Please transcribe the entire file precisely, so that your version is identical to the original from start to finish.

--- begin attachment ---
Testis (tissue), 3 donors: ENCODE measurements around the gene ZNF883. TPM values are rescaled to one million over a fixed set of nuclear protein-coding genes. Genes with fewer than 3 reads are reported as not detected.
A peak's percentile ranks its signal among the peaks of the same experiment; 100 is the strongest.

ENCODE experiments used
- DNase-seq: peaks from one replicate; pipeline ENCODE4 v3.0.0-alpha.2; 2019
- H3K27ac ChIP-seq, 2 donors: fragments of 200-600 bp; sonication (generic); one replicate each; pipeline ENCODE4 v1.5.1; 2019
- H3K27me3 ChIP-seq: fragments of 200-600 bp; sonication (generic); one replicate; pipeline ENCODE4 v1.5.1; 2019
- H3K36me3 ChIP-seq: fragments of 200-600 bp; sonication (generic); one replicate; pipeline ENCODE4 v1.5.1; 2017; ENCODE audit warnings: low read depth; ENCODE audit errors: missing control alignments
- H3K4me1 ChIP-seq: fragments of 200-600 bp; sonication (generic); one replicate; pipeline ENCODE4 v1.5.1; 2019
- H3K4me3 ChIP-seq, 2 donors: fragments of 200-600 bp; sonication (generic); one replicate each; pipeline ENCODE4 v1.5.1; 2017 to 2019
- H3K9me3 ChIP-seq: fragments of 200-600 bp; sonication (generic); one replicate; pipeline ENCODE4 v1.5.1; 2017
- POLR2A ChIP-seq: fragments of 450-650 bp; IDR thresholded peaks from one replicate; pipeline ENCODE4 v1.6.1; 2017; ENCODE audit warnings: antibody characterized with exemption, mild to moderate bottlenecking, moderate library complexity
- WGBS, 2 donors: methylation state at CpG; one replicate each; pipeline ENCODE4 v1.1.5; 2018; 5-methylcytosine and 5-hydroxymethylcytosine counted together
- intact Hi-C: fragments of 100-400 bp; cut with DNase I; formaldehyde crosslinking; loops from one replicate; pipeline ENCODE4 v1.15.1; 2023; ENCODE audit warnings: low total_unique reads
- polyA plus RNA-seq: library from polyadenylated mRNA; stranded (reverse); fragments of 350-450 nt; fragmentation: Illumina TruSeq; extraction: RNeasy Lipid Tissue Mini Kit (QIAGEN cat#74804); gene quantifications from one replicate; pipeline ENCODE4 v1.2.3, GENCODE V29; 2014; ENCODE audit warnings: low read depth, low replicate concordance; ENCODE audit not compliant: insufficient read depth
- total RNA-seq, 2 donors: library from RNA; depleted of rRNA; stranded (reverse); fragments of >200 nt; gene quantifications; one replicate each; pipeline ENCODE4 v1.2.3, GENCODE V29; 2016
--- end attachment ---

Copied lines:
Testis (tissue), 3 donors: ENCODE measurements around the gene ZNF883. TPM values are rescaled to one million over a fixed set of nuclear protein-coding genes. Genes with fewer than 3 reads are reported as not detected.
A peak's percentile ranks its signal among the peaks of the same experiment; 100 is the strongest.

ENCODE experiments used
- DNase-seq: peaks from one replicate; pipeline ENCODE4 v3.0.0-alpha.2; 2019
- H3K27ac ChIP-seq, 2 donors: fragments of 200-600 bp; sonication (generic); one replicate each; pipeline ENCODE4 v1.5.1; 2019
- H3K27me3 ChIP-seq: fragments of 200-600 bp; sonication (generic); one replicate; pipeline ENCODE4 v1.5.1; 2019
- H3K36me3 ChIP-seq: fragments of 200-600 bp; sonication (generic); one replicate; pipeline ENCODE4 v1.5.1; 2017; ENCODE audit warnings: low read depth; ENCODE audit errors: missing control alignments
- H3K4me1 ChIP-seq: fragments of 200-600 bp; sonication (generic); one replicate; pipeline ENCODE4 v1.5.1; 2019
- H3K4me3 ChIP-seq, 2 donors: fragments of 200-600 bp; sonication (generic); one replicate each; pipeline ENCODE4 v1.5.1; 2017 to 2019
- H3K9me3 ChIP-seq: fragments of 200-600 bp; sonication (generic); one replicate; pipeline ENCODE4 v1.5.1; 2017
- POLR2A ChIP-seq: fragments of 450-650 bp; IDR thresholded peaks from one replicate; pipeline ENCODE4 v1.6.1; 2017; ENCODE audit warnings: antibody characterized with exemption, mild to moderate bottlenecking, moderate library complexity
- WGBS, 2 donors: methylation state at CpG; one replicate each; pipeline ENCODE4 v1.1.5; 2018; 5-methylcytosine and 5-hydroxymethylcytosine counted together
- intact Hi-C: fragments of 100-400 bp; cut with DNase I; formaldehyde crosslinking; loops from one replicate; pipeline ENCODE4 v1.15.1; 2023; ENCODE audit warnings: low total_unique reads
- polyA plus RNA-seq: library from polyadenylated mRNA; stranded (reverse); fragments of 350-450 nt; fragmentation: Illumina TruSeq; extraction: RNeasy Lipid Tissue Mini Kit (QIAGEN cat#74804); gene quantifications from one replicate; pipeline ENCODE4 v1.2.3, GENCODE V29; 2014; ENCODE audit warnings: low read depth, low replicate concordance; ENCODE audit not compliant: insufficient read depth
- total RNA-seq, 2 donors: library from RNA; depleted of rRNA; stranded (reverse); fragments of >200 nt; gene quantifications; one replicate each; pipeline ENCODE4 v1.2.3, GENCODE V29; 2016